The observational studies of activity and weight gain in adults and children are affected by issues of measurement error, residual and unmeasured confounding, and reverse causality. Although improved study design, with greater emphasis on objective measures and with a known degree of measurement error, can deal with a number of these issues, it cannot resolve problems of the direction of causality nor can it deal with unmeasured confounding, for which randomized clinical trials are required. Although there are a large number of clinical trials on the treatment of individuals with obesity or the prevention of weight regain among weight losers, a recent systematic review of trials to prevent weight gain de novo only revealed a total of nine trials (41). Not only are these trials relatively few in number but also, for various methodological reasons, they are uncertain in their conclusions about whether increasing activity will be effective in preventing obesity. Our updated review (1) found a further six trials aimed at increasing physical activity and preventing weight gain in adults (42–47) and these interventions were mostly aimed at populations that were either defined on the basis of their risk for weight gain or because they represented a specific group on whom an intervention might be targeted, e.g. couples in their first 2 years of living together, the working population, pregnant or middle-aged premenopausal women, or patients taking drugs that induce weight gain as a side effect. In general, the interventions were of a high intensity and were spread over a relatively long period of time, with face-to-face counselling on behaviour change in either group or individual settings. Two studies had follow-up measurements more than 3 months after the intervention had ended. In general, the description of the underlying theories supporting the interventions was limited.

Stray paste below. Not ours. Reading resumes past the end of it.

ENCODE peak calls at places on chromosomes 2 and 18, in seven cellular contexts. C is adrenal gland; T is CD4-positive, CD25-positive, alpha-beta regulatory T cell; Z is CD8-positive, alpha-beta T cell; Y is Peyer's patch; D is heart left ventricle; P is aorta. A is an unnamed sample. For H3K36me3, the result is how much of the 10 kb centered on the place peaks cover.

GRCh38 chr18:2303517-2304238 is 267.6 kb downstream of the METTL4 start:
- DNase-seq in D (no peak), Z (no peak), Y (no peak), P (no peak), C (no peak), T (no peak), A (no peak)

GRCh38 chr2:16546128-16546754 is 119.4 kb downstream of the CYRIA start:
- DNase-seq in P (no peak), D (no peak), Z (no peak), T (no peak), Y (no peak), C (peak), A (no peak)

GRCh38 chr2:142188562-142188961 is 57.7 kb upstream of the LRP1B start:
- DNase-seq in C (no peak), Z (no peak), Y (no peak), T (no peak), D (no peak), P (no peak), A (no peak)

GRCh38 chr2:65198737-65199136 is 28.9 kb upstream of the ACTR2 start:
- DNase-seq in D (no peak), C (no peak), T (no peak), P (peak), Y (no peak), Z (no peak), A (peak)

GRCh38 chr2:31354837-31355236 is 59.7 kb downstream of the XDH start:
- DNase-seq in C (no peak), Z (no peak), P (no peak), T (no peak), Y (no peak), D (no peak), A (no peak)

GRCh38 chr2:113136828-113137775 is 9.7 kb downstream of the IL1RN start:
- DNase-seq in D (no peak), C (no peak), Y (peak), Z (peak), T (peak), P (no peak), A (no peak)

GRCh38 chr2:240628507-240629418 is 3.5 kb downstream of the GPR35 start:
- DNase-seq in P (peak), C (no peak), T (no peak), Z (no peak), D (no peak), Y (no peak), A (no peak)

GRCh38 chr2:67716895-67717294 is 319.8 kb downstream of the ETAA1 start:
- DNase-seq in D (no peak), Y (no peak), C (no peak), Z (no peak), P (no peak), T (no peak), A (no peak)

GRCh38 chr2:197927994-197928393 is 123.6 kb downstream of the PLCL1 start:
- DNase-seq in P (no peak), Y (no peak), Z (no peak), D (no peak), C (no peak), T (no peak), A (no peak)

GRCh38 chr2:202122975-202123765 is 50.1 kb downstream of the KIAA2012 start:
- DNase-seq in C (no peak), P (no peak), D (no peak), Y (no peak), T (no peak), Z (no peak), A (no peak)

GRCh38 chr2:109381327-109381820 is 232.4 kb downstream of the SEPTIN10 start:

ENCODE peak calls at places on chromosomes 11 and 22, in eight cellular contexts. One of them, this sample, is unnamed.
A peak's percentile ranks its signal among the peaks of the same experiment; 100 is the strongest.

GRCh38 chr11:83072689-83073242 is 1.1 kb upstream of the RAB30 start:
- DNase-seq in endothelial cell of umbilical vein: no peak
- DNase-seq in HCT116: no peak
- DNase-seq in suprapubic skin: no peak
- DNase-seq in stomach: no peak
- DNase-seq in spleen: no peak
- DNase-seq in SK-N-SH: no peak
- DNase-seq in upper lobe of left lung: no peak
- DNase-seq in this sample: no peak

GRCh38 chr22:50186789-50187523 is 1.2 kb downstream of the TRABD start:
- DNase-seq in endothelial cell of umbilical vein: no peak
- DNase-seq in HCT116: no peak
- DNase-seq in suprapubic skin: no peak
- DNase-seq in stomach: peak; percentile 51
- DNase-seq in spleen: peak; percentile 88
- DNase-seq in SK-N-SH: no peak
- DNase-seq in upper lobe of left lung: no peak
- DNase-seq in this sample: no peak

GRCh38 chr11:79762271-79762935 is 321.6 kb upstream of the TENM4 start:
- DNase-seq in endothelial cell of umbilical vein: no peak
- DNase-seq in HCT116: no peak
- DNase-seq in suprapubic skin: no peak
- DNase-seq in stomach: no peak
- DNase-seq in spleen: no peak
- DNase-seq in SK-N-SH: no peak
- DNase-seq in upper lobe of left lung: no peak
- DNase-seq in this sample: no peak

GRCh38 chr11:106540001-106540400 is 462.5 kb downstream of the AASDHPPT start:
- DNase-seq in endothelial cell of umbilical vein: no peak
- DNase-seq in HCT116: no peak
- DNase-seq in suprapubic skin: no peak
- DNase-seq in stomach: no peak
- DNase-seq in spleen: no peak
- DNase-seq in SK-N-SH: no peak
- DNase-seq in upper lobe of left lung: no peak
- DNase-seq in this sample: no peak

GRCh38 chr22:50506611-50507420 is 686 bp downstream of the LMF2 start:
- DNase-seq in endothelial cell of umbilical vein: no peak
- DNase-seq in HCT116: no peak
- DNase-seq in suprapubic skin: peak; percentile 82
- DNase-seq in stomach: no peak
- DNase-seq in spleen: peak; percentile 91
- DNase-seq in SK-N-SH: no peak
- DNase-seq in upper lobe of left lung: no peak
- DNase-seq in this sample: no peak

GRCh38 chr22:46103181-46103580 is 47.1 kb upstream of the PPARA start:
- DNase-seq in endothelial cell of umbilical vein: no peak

Our review also showed that the picture was similar for trials of physical activity and obesity prevention in children. We identified a further 11 trials aimed at preventing unhealthy weight gain by increasing physical activity or reducing sedentary behaviour in children (48–58). Nine trials studied the effectiveness of school-based interventions, whereas the others studied home-based or family-orientated interventions (50,54). Effectiveness was mostly assessed directly after the intervention and only one study included a follow-up measurement at more than 3 months after the end of the intervention (57). Three of the 11 trials were able to detect a small intervention effect on body composition at follow-up (49,55,58), with two of them reporting significant effects for boys only (55,58). Although several of the non-effective trials reported on positive changes in physical activity levels or on dietary behaviour, they did not show statistically significant differences in body weight or body composition at follow-up between the intervention and control group. When studying the intensities and settings of the interventions, it seems that comprehensive school-based interventions aiming at increasing physical activity levels through physical education classes and behaviour change are most likely to be effective in preventing weight gain in children, whereas interventions aimed at reducing sedentary behaviour and family based interventions seem to be less effective.

This updated review shows that there are still relatively few trials aimed at the primary prevention of weight gain and that there is thus still insufficient evidence on which to base conclusions about which approaches work. It is evident, however, that understanding from such trials would be enhanced if they were based on an explicit causal model with a clear theoretical foundation, so that even if the overall effect was non-significant, it would be possible to disentangle which bits of the intervention were ineffective. At present, most of the interventions are black boxes, and when they do not work, it is difficult to generalize explanations for their ineffectiveness. In the absence of clearly successful interventions, the evidence from randomized trials does not currently contribute solutions to the issues left unresolved by observational cohort data.

How much activity is enough to prevent weight gain?